However, the thought that a policewoman could insist on collecting N100 bribe from a motorist further unsettled some viewers. This, they argued, showed the rot in the police system, and many of them advocated drastic change.
Commenting on the forum, a Nigerian with the name Jkendy observed, “What a policeman can do, a policewoman can do worse. Thank goodness, they were caught by civilians.”
Those who saw the video also shared their various experiences with police officers in their various communities. They posited that since the policewomen’s faces were captured in the video, the police authorities should take necessary action.
The development has also made Nigerians to call for appropriate remuneration for the rank and file of the police, as well as adequate funding of the institution.
“If she is sacked, how will she earn a living? This might have a negative impact on those who depend on her. Why don’t we people also put as much pressure on government to increase the  pay of policemen and women as they are putting on the campaign of exposing the corrupt officers?” one Litmus noted.
Source: PUNCH

Thursday, 15 August 2013

Complaints commission backs fight against corruption, injustice

The Commissioner, Public Complaints Commission, Osun State, Prof. Razaq Abubakre, has pledged the commission’s readiness to join others in the war against corruption and injustice in the country.
He said despite the level of corruption in Nigeria and the fight against the truth, the country could still be sanitised through the commission’s renewed commitment to truth and fairness.
He commended Punch Newspapers for what he described as its exemplary media practice and consistent pursuit of excellent journalism, which he said had been unequaled in the last 10 years in the country.
The commissioner made the remarks while on a courtesy visit to Punch Place, in Magboro, Ogun State, on Tuesday.
According to Abubakre, who is also the Chairman of the Publicity, Public Enlightenment Committee of the Commission, the agency faces a Herculean task, like journalists in the country, who are constantly persecuted because of their roles as the watchdog of society.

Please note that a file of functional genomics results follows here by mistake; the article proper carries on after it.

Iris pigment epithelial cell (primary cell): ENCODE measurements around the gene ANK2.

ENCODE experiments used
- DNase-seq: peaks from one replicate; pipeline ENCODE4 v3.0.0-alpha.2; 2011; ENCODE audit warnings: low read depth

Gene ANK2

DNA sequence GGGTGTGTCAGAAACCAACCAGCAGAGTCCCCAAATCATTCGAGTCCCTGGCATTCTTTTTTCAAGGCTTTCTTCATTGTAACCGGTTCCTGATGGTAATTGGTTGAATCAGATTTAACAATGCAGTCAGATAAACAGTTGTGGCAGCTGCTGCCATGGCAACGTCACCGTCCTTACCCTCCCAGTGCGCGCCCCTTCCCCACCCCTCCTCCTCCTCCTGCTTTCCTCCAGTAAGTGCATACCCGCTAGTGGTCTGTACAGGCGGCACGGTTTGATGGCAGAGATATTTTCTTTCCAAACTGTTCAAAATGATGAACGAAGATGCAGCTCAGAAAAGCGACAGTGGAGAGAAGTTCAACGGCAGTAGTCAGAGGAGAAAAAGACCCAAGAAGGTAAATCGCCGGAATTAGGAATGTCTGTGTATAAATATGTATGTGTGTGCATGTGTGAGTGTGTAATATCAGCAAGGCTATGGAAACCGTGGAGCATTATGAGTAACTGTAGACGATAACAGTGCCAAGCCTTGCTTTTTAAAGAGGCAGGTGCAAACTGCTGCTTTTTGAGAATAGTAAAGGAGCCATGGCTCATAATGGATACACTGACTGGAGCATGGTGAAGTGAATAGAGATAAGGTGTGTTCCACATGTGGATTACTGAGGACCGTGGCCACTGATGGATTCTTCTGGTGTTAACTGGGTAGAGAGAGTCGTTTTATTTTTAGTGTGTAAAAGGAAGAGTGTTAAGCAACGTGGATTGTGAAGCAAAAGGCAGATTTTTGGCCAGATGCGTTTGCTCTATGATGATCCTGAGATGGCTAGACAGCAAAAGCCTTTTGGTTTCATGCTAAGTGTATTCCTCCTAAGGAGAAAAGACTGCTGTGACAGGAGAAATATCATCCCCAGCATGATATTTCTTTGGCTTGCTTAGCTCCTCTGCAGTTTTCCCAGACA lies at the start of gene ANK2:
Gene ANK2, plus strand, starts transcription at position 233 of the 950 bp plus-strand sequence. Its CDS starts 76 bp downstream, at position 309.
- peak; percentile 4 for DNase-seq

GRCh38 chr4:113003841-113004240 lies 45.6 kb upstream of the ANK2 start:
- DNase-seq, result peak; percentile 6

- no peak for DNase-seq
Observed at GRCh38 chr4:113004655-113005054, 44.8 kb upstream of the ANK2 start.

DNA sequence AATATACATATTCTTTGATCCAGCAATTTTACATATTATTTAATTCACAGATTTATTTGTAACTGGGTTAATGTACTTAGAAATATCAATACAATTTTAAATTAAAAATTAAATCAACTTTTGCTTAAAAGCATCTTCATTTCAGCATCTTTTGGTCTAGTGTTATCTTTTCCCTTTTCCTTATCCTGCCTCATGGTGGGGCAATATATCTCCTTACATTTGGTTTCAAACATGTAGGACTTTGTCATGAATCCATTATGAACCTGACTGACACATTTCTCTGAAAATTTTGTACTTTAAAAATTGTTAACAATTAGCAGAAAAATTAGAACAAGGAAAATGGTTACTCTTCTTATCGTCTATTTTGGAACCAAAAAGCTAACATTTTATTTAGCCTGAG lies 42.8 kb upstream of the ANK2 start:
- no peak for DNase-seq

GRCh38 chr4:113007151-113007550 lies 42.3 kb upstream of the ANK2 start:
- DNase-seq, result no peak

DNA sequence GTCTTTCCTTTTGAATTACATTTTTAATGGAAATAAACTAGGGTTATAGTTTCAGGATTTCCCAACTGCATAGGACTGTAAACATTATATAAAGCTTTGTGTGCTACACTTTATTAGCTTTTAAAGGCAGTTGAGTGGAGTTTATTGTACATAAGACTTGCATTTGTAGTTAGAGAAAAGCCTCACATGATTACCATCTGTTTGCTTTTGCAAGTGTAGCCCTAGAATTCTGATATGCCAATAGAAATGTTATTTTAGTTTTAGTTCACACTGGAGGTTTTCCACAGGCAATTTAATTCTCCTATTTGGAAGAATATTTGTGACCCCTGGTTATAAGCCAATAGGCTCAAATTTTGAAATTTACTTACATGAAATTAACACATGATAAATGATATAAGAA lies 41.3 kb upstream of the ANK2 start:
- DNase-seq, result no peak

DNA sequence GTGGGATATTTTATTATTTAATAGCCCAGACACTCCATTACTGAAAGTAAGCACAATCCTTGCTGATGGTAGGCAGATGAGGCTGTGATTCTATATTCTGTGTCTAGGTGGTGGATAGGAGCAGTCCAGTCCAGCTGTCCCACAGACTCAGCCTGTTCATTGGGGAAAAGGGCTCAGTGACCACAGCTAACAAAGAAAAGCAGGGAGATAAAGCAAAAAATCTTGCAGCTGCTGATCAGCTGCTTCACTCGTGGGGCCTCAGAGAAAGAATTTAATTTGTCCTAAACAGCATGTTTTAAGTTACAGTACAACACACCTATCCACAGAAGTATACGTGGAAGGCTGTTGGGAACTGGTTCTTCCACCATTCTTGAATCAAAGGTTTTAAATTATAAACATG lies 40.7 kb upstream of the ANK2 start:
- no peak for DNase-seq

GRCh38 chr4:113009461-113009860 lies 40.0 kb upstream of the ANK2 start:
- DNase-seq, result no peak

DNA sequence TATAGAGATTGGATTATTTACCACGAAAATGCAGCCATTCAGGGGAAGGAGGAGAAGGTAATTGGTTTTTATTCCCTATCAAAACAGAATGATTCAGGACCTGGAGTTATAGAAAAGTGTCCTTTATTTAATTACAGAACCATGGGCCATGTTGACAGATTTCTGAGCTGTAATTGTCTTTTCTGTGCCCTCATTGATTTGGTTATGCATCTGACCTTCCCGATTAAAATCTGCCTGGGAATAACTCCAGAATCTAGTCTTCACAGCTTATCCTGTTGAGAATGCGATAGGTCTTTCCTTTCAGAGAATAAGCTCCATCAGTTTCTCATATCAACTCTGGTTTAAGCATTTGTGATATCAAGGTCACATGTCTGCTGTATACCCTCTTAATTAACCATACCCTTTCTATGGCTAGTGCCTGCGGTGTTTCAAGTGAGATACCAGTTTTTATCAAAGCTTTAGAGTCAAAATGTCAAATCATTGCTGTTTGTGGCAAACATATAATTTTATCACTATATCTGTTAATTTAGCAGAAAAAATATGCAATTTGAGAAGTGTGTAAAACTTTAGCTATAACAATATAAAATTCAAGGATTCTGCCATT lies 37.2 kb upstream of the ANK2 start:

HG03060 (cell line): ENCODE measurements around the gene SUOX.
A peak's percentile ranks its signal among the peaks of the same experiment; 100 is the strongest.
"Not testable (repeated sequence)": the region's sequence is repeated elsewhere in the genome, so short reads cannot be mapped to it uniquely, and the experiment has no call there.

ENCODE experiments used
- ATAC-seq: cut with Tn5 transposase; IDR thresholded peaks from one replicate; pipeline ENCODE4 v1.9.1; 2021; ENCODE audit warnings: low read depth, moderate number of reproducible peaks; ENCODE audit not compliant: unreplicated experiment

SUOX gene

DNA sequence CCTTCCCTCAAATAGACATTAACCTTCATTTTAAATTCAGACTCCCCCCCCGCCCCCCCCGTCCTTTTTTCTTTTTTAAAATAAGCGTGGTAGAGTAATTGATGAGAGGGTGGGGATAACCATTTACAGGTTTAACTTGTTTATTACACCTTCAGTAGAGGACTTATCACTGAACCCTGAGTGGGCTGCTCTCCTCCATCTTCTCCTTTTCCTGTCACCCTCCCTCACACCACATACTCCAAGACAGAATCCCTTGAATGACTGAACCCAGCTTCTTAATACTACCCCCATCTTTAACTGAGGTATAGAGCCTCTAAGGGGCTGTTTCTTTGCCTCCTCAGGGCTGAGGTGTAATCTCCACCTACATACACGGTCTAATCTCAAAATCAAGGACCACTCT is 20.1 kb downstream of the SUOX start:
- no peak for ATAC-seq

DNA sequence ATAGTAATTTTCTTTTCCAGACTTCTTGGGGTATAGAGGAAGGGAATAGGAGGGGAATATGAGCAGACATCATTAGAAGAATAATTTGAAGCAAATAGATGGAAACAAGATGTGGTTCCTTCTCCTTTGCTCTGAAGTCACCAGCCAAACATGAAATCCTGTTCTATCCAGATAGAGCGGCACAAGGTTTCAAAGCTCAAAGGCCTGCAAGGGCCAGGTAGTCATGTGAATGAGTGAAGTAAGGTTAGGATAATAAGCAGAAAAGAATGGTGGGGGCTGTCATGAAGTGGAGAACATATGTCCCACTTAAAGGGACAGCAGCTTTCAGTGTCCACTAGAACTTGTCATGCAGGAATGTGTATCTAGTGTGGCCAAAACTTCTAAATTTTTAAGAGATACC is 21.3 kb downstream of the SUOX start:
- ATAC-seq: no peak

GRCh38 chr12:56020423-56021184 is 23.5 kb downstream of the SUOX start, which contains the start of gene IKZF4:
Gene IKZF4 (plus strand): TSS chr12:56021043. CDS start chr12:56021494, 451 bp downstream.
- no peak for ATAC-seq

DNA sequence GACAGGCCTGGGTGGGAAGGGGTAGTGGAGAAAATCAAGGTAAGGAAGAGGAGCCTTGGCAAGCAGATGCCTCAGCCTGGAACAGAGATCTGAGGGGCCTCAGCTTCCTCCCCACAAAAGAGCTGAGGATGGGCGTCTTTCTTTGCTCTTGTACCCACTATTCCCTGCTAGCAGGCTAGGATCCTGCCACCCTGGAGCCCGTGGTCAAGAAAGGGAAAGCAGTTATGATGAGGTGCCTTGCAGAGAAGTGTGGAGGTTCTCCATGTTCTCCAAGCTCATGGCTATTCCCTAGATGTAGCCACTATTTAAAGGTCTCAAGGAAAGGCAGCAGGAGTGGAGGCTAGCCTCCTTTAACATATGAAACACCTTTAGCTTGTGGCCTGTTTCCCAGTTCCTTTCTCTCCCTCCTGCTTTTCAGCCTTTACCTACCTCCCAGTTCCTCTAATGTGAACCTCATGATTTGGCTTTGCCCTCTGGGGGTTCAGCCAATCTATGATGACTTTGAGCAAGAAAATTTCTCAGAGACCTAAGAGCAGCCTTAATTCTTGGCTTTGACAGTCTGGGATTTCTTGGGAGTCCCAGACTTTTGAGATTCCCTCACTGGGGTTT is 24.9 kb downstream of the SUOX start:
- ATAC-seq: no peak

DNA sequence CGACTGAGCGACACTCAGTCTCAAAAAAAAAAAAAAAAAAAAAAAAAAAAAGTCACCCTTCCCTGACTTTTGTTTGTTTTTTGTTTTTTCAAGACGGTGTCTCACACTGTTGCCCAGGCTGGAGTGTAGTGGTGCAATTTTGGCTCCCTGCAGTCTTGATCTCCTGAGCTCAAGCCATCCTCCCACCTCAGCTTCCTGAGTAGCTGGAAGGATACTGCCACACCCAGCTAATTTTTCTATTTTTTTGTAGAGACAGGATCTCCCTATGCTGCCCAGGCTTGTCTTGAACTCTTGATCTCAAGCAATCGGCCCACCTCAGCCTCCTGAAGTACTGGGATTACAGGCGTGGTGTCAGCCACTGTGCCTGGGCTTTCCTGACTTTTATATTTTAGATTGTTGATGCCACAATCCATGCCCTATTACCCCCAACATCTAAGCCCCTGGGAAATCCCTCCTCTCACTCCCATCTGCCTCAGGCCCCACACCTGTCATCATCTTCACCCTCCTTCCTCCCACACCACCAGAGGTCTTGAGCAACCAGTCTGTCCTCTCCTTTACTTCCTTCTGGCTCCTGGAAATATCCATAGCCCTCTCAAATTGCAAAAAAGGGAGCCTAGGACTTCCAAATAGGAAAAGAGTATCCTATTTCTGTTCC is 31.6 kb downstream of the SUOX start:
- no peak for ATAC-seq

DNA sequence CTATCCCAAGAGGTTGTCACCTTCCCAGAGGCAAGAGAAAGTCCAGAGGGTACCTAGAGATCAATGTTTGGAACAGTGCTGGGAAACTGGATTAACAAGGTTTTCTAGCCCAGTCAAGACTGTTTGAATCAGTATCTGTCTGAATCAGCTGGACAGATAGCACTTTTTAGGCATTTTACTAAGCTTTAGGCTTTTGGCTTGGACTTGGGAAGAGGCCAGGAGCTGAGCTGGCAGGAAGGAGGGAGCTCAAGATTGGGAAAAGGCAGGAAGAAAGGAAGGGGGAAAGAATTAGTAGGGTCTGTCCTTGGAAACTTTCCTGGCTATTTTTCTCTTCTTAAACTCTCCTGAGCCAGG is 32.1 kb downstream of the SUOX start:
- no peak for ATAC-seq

He said, “Who likes the watchdog? It is only someone who is doing what is right. Whoever is doing what is wrong, will not like the watchdog. That is the reason some people try to frustrate the watchdog, while some go as far as shooting and killing the watchdog.
“Essentially, what journalists are doing, apart from educating, informing and entertaining, is the pursuit of the truth. You pursue the truth, find the truth, speak the truth, stand by the truth and defend the truth. People don’t like the watchdog, and that is why they threaten, kill and imprison journalists.
“We are here to serve everybody and use our official position to do what is right, investigate and restore justice to Nigeria.”
He said despite that the commission was established in 1975 by the Murtala Muhammed administration, it had been inactive, which he said became more pronounced from 1999 to 2012, when its service was most needed.

Source: PUNCH

UNIBEN lecturer arraigned over alleged bribe

A former Assistant Dean in the Faculty of Law, University of Benin, Isu-Ochiora Okogeri, has been arraigned in court for allegedly taking bribe to facilitate change of course of a female student to the Faculty of Law of the institution.

Okogeri is standing trial on a one-count charge of corrupting himself as a public officer by receiving N100,000 from one a student (name withheld), with a promise to effect her course change to the Faculty of Law, an offence punishable under section 98(b)(11) of the criminal code.

Giving evidence in the case with Charge No MCK/94C/2013, the first prosecution witness, (PW1), Edoseghe Oghogho Idahosa, who is the Head of the Intelligence Unit in the Security Department of the University, led by the state counsel, Kenneth Ugiagbe, said the accused person committed the offence on December 31, 2012.


HURIWA urges commission to expose corrupt officers

The Human Rights Writers’ Association of Nigeria (HURIWA) has challenged the Fiscal Responsibility Commission chairman Aliyu Jibril Yelwa to disclose the identities of public office holders involved in “high-profile corrupt practices”.
The group made the call against the recent interview Yelwa granted to Daily Trust in which he said a certain government revenue-generating agency was paying revenue to a politician, without naming the agency and the politician involved.

HURIWA, in a statement in Abuja, gave Yelwa seven days within which he must declare the identities of such public officers or face legal action to compel compliance with the provisions of the Freedom of Information Act.

Source: dailytrust